Tax Town Hall

Albemarle and Charlottesville are not alone in struggling with tax cuts/service cuts – all levels of government – and the citizens – are struggling. From the New York Times regarding states’ budgets

The astonishing decline in revenues is without modern precedent here, but California is hardly alone. A majority of states — many with budgets already full of deep cuts and dependent on raiding rainy-day funds or tax increases — are scrambling to find ways to get through the rest of the year without hacking apart vital services or raising taxes.

Others are demanding hiring freezes and across-the-board cuts. A few states are finding their unemployment insurance funds running dry, just as the ranks of out-of-work residents spike.

The plunging revenues — the result of an unusual assemblage of personal, sales, capital gains and corporate taxes falling significantly — have poked holes in budgets that are just weeks and months old and that came about only after difficult legislative sessions.

Here’s what I do – I ignore the advocacy and focus on the information. Raising taxes should not be the default response. We’re all facing “unprecedented declines” and we need to work together to find the solution. Blaming government without getting involved is counterproductive.

From the Albemarle Truth in Taxation Alliance

Crozet Town Hall Meeting “2008 Firehouse Tour” Continues

ATTA is hosting a series of local Town Hall meetings throughout the county this fall.

To find out more about ATTA and what to expect during the 2009 county budget process, please attend our Crozet ATTA Town Hall Meeting:

Crozet Town Hall Meeting
Crozet Firehouse
5652 Three Notched RD, Crozet
Thursday, November 20, 2008
7:00 p.m.
Free and open to the public

If you read the Nov. 13 Daily Progress article “County’s decision: Cuts or tax hike” you saw the following statement regarding Supervisor David Slutzky’s approach toward our current financial situation:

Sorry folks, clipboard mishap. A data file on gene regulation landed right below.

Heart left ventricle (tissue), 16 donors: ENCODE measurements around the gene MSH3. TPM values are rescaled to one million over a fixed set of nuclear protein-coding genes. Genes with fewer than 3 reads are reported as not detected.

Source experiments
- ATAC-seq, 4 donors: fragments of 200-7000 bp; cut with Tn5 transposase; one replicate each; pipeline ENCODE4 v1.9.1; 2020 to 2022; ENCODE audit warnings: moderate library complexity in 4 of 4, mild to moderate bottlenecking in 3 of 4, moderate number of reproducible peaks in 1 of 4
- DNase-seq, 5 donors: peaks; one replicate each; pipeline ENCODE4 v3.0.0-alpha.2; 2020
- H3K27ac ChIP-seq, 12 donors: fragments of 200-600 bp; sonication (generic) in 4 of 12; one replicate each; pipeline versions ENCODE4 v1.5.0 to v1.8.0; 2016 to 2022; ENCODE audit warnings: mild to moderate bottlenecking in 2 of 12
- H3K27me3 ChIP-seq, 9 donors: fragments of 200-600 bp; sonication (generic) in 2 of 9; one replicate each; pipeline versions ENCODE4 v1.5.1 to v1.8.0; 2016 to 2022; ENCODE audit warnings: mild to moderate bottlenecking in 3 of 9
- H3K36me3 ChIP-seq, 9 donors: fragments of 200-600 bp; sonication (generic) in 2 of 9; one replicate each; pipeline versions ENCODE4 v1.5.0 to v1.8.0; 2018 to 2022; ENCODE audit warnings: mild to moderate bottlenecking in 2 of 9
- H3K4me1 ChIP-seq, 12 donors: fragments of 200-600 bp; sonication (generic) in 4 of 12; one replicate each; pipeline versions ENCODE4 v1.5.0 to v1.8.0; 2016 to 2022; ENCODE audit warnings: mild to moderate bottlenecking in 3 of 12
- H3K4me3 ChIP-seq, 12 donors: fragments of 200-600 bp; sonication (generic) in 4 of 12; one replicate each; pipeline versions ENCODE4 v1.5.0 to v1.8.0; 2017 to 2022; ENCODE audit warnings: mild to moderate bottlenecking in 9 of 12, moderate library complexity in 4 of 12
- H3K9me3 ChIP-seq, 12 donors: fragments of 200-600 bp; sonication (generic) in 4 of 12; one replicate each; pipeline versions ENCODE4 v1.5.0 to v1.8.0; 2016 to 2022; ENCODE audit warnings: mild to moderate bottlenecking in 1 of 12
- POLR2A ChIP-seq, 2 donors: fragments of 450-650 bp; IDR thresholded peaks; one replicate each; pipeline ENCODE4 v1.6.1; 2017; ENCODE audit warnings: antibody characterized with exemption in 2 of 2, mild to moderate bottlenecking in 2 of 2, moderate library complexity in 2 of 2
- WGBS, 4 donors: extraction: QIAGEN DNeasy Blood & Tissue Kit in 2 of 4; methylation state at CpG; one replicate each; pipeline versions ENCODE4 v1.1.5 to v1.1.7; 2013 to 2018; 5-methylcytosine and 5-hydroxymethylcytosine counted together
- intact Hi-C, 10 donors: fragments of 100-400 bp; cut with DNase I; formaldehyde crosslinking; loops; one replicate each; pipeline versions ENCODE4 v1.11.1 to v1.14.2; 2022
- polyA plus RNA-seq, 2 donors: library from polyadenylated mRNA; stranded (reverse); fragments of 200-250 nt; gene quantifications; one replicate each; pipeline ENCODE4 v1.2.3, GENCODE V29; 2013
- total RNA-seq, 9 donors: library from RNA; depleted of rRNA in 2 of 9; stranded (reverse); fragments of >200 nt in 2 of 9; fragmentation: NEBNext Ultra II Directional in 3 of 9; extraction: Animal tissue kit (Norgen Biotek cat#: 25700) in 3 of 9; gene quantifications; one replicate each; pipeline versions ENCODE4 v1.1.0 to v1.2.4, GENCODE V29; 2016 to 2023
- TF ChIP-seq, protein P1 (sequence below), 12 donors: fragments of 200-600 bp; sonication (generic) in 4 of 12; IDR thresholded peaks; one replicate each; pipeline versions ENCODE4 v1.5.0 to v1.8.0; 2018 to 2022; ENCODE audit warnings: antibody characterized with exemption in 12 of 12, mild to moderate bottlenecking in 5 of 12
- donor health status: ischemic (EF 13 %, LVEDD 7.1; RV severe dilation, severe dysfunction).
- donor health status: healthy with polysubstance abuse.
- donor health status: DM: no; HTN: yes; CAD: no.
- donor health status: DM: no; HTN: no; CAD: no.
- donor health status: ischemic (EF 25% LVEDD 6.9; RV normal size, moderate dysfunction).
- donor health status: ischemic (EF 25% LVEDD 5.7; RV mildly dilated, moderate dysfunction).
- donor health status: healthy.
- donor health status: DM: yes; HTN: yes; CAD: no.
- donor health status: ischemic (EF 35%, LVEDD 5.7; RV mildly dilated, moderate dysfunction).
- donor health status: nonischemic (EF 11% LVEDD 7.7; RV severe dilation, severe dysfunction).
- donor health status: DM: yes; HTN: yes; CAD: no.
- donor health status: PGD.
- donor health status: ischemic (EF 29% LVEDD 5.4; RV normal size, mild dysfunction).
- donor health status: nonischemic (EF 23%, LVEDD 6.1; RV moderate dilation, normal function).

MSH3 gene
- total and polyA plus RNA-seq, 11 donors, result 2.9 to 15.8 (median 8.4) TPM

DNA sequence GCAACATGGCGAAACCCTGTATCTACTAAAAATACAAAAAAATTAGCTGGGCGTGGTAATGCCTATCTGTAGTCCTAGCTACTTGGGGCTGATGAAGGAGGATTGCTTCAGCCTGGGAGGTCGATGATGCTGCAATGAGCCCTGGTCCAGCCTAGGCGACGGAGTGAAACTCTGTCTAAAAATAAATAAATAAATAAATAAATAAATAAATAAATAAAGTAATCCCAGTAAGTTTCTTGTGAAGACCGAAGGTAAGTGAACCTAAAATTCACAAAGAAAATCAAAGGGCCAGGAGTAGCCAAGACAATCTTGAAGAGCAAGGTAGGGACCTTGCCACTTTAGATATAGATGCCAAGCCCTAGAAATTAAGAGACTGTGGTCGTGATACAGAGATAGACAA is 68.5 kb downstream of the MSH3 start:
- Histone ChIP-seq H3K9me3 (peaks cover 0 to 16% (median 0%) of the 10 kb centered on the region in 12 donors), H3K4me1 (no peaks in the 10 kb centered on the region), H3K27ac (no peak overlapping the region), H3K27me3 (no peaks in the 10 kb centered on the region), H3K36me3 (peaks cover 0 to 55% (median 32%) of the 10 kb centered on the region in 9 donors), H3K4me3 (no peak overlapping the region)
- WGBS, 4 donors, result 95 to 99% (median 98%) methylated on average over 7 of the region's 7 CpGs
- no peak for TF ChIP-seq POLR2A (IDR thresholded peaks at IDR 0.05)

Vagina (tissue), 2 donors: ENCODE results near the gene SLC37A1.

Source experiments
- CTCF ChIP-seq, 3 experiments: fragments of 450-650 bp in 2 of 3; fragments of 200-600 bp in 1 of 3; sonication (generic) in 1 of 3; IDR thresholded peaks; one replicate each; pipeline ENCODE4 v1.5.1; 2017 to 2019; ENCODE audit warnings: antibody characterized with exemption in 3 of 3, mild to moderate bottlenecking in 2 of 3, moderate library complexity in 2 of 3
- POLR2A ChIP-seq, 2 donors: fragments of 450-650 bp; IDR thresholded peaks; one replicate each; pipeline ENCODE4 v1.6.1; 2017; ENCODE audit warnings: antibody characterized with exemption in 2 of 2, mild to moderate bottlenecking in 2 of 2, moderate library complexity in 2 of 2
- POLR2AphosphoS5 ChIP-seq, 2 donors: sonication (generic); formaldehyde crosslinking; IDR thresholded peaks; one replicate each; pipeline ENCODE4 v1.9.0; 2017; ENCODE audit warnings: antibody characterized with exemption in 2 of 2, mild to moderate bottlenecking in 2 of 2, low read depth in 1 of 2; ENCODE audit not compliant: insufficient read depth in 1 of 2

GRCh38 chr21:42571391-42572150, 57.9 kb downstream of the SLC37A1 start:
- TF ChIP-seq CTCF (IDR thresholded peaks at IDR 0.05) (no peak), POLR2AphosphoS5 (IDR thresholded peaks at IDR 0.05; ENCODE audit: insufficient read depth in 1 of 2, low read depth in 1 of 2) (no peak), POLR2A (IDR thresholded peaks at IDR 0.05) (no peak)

David L. Slutzky, a Democrat, said the county should start with a tax rate closer to 90 cents – which would allow the county to avoid service cuts, and then systematically decide which of those services should be cut or scaled back.

Slutzky’s attitude is profound for several reasons:

A 90-cent real estate tax rate represents a 26.8% increase over our current rate. During the current economic climate — when so many of us struggle to provide for basic needs — suggesting such a draconian tax increase is absurd.

The premise is flawed. Raising taxes or cutting services are not the only options. More effective and efficient use of available revenues should be the first option. This is why the county is currently performing a Resource Utilization Study–to identify how we can do more with less!

Slutzky’s suggestion to raise taxes now and then fix government spending later is truly laughable.
The Program Service Review (Form 4) initiated by Albemarle County well over a years ago has gone nowhere (its goal was to identify 10% cost savings in every department).

It took the Albemarle BoS seven months to begin its current Resource Utilization Study after being challenged to do so by ATTA.
There remains a profound lack of sense of urgency by county gov. to make substantial improvements to how our tax money is spent.

Slutzky is basically ask us to trust him: raise tax now and he’ll lead the charge later to cut them in the future.

We all know what will happen: if we raise taxes now, there won’t be a later. There will only be new rationale to keep the tax rate at 90 cents — or raise it even higher.

Print Friendly, PDF & Email

2 Replies to “Tax Town Hall”

  1. I could not disagree with the major premise of ATTA more. This organization’s only mantra is “reduce taxes” with little regard for the consequences such an act will have on our community. No programs are identified as unnecessary. Would they prefer fewer police, no courts, closing schools? Nor do I give ATTA credit for pressuring the BOS into engaging in a utilization review. That credit should go to the School Board who already conducted such a study. The reality is that taxes in Virginia are ridiculously low compared to the rest of the country. The proposed “increase” would not result an increase in the county budget, but merely maintain essential services. These folks have it wrong.

  2. Amy – I think that one of my main desires with posting this is to encourage people to educate themselves about the process and to ensure that government is aware that they are being watched and monitored. Too often the default is to either raise taxes (gov’t) or be complacent (citizens). Neither is, in my opinion, the correct response.

Something to say?